Discuss the inner journey of three characters from the film Dead Poets Society
In the film Dead Poets Society the characters Neil Perry, Todd Anderson and Knox Overstreet are just three of the many characters that go through an inner journey when the new English teacher, Mr. Keating, comes to Welton Academy for boys, and encourages the students, ‘Carpe Diem, Seize the Day, live life to the fullest and suck the marrow out of life.’ The boys then take this to heart and experience many changes to their actions and reactions, doing things they would have never done unless they had the inspiration that only Mr. Keating was capable of giving because he was the only teacher that believed that ...view middle of the document...
‘I don’t care if the world comes to an end tomorrow night. You are through with that play.’
Not knowing what else to do, Neil then goes to Mr. Keating for help about what to do with the play and tell him about how he love acting. Mr. Keating tells Neil that he needs to talk to his father telling him, ‘have you ever told your dad what you just told me? About your passion for acting. You ever show him that?’ Neil then decides he can’t face his dad and lies to Mr. Keating about talking to his dad.
On the night of the play Neil’s dad unexpectedly shows up and forces Neil home straight after the play but as they are leaving Mr. Keating stops Neil to praise him until Mr. Perry tells Mr. Keating to stay away from his son. While at home Neil’s dad took him out of Welton and enrolled him into another school that would take longer for him to graduate and as Neil objected him and finally stood up to his dad and was able to explain what he wanted and what made him happy but in the end it was a futile attempt as he had not seized the opportunity. (Neil) ‘I’ve got to tell you what I feel!’ (Mr. Perry) ‘What? What? Tell me what you feel. What is it? Is it more of this, this acting business? Because you can forget that. What?’ (Neil) ‘Nothing.’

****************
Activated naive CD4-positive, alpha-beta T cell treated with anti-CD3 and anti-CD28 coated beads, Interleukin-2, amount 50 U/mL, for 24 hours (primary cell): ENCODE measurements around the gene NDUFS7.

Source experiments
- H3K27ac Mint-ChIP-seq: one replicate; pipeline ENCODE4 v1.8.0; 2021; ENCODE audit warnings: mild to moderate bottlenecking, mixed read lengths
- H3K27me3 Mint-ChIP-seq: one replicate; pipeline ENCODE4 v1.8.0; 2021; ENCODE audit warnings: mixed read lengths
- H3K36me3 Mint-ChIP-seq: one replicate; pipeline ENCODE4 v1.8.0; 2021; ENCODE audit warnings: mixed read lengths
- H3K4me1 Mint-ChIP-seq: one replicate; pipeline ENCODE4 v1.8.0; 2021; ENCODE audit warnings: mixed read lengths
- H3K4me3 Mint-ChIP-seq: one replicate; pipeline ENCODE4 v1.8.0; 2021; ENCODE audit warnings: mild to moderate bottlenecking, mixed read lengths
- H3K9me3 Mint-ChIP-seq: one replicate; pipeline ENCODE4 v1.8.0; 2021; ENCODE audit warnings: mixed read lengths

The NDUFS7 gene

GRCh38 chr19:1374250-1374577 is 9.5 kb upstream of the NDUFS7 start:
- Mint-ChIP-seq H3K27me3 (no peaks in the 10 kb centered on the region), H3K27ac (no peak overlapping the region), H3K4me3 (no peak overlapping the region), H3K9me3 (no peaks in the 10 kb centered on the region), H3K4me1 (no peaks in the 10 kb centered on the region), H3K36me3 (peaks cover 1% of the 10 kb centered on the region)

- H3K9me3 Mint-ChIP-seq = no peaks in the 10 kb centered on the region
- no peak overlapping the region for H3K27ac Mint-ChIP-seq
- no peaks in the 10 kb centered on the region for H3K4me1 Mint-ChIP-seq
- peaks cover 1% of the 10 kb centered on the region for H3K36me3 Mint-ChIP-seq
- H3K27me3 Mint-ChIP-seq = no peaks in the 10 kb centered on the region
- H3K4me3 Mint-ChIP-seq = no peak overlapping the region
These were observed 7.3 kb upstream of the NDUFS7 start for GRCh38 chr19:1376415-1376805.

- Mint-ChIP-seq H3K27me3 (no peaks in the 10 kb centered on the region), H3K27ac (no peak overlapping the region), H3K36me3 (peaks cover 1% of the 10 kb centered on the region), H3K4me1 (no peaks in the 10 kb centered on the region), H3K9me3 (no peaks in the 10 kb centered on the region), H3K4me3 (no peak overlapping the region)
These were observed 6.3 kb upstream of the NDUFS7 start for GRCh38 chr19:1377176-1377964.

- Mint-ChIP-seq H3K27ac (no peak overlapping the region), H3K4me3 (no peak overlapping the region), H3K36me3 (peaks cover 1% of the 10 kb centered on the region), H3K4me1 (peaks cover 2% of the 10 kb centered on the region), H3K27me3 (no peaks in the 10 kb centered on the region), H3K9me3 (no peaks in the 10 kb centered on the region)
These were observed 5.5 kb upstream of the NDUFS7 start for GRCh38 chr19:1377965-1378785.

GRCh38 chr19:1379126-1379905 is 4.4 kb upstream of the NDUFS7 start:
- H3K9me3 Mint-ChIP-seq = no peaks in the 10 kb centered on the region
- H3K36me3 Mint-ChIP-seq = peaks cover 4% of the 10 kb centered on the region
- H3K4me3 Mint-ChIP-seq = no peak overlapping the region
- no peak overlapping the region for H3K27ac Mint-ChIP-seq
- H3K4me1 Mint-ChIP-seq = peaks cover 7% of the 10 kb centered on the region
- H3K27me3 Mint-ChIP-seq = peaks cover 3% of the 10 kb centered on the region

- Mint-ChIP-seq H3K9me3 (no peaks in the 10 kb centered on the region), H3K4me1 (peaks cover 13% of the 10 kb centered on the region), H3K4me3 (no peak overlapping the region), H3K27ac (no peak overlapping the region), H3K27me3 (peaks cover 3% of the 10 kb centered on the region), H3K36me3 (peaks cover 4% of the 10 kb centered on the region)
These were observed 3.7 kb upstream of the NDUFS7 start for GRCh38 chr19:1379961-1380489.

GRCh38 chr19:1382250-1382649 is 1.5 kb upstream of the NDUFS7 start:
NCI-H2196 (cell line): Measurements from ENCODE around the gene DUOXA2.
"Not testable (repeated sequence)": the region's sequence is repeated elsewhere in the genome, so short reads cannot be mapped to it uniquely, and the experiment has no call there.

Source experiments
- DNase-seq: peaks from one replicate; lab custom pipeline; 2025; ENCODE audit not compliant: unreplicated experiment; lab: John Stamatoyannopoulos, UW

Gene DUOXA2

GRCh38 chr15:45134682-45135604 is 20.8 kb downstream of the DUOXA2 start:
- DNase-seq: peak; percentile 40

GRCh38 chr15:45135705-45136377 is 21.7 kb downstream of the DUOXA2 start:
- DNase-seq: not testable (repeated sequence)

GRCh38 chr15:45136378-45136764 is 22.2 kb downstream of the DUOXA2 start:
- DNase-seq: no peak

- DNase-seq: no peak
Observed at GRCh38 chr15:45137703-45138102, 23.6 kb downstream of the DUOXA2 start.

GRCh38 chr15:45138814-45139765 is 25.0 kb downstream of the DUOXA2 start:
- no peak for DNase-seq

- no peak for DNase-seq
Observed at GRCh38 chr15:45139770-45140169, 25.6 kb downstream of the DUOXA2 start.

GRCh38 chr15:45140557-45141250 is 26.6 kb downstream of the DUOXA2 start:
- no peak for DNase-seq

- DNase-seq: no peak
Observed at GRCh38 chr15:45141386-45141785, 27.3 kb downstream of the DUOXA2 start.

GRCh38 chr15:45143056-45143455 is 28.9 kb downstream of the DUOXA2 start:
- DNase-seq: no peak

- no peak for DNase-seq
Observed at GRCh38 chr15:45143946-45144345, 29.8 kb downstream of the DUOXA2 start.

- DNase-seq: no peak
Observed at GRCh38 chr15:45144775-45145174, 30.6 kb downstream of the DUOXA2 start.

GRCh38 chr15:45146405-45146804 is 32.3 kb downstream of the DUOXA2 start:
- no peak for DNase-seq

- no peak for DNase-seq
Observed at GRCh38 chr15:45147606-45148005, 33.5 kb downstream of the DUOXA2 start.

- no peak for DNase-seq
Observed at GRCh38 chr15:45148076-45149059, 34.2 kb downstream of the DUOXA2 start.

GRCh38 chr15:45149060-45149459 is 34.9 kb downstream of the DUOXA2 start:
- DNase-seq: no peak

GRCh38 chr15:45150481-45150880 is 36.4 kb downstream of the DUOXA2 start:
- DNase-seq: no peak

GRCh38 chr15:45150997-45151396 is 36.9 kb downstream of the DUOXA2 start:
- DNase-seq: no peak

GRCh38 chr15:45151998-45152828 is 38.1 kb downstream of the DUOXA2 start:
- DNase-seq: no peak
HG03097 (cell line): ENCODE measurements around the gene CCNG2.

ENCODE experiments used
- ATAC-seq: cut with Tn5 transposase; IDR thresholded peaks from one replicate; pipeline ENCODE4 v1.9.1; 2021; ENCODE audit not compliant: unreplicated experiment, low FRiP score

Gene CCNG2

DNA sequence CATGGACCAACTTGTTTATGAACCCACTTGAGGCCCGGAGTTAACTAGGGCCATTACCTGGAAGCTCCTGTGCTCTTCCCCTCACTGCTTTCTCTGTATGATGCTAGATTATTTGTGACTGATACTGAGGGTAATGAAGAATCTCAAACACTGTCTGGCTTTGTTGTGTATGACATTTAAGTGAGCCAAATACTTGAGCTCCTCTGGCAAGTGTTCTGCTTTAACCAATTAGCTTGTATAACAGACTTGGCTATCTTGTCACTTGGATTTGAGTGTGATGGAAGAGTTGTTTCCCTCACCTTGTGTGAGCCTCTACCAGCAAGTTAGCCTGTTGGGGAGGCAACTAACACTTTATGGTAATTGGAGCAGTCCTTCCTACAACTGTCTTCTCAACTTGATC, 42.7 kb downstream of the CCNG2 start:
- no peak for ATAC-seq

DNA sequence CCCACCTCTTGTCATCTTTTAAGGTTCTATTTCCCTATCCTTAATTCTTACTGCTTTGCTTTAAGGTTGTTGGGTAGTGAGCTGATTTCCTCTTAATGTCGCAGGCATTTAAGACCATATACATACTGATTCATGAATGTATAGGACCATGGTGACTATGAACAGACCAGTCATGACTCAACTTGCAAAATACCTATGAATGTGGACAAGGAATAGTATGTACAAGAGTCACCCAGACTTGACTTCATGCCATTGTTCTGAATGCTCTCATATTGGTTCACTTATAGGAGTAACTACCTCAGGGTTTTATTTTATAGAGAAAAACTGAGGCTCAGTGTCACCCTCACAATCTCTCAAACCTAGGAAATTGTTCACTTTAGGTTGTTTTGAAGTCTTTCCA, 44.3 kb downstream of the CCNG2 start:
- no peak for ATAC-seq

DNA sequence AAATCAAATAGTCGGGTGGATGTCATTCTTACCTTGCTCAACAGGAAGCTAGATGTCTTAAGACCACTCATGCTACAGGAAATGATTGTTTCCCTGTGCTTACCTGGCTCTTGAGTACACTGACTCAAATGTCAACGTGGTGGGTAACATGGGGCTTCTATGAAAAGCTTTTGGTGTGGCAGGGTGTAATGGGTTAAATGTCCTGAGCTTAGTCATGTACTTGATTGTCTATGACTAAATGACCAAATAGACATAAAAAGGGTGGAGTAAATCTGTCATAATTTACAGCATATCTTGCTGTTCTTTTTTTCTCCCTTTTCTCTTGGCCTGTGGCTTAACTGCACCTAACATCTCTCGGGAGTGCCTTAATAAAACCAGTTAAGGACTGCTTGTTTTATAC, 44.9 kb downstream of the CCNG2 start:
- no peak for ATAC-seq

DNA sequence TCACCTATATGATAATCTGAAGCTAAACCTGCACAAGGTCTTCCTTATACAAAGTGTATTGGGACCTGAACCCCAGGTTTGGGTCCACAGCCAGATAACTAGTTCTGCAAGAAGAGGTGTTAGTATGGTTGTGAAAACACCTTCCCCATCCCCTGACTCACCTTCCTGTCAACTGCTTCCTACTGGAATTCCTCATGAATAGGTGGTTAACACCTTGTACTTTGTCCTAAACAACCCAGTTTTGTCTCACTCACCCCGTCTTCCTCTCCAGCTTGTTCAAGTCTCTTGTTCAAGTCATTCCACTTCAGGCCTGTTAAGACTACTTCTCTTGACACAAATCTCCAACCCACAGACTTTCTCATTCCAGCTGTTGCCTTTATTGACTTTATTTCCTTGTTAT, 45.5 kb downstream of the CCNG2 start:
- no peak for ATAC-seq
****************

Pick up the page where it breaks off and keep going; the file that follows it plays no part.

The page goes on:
At the start of the film Todd was quite, kept to himself and very much anti-social, wasn’t use to talking to people and tends to stutter or speak quietly when talked to or asked a question and, like Neil, was expected much from because of his brother being one of the best students ever to attend Welton as Mr. Nolan states, ‘You’ve got some big shoes to fill. Your brother was one of our finest.’ Not only was Mr. Keating a big impact on Todd but also Neil. Neil was always trying to get Todd to come out of his shell and hang around with them and evidently succeeds.
First was when Todd was being consistently invited to join the study group but he keeps rejecting the offers and makes excuses like when in the washroom Todd said to Neil, ‘Wha--Uh, no. No. I’ve. I-I’ve got some history I want to finish.’ Later on Neil asks Todd if he was coming to the Dead Poets meeting, but tried to get out of it saying, ‘Keating said everybody took turns reading and…I don’t want to do that.’ Everyone said it was ok that Todd could come and not read and that’s the only reason Todd went. Todd got into an argument with Neil about how Todd didn’t care about what Mr. Keating said and he never wants to hang around with them and Todd says to Neil, ‘So, you want me out?’ and Neil replies ‘No! I want you in! But being in means you gotta do something. Not just say you in.’
Todd thought that his poem for English was worthless and didn’t recite it, instead disposed it and said he didn’t do it. Mr. Keating then quotes, ‘Mr. Anderson here, thinks that everything inside of him is worthless.’ Then makes Todd get in front of the class and make one up on the spot, showing the first sign of him changing.
“I close my eyes and...